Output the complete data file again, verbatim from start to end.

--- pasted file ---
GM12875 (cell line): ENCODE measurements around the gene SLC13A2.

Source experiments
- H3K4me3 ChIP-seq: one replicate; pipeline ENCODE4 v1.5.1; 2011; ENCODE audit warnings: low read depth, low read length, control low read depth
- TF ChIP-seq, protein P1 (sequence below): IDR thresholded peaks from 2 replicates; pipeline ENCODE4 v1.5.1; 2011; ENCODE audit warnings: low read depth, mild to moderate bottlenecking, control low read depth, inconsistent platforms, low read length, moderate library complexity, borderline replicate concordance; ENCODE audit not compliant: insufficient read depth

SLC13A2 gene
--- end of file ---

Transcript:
GM12875 (cell line): ENCODE measurements around the gene SLC13A2.

Source experiments
- H3K4me3 ChIP-seq: one replicate; pipeline ENCODE4 v1.5.1; 2011; ENCODE audit warnings: low read depth, low read length, control low read depth
- TF ChIP-seq, protein P1 (sequence below): IDR thresholded peaks from 2 replicates; pipeline ENCODE4 v1.5.1; 2011; ENCODE audit warnings: low read depth, mild to moderate bottlenecking, control low read depth, inconsistent platforms, low read length, moderate library complexity, borderline replicate concordance; ENCODE audit not compliant: insufficient read depth

SLC13A2 gene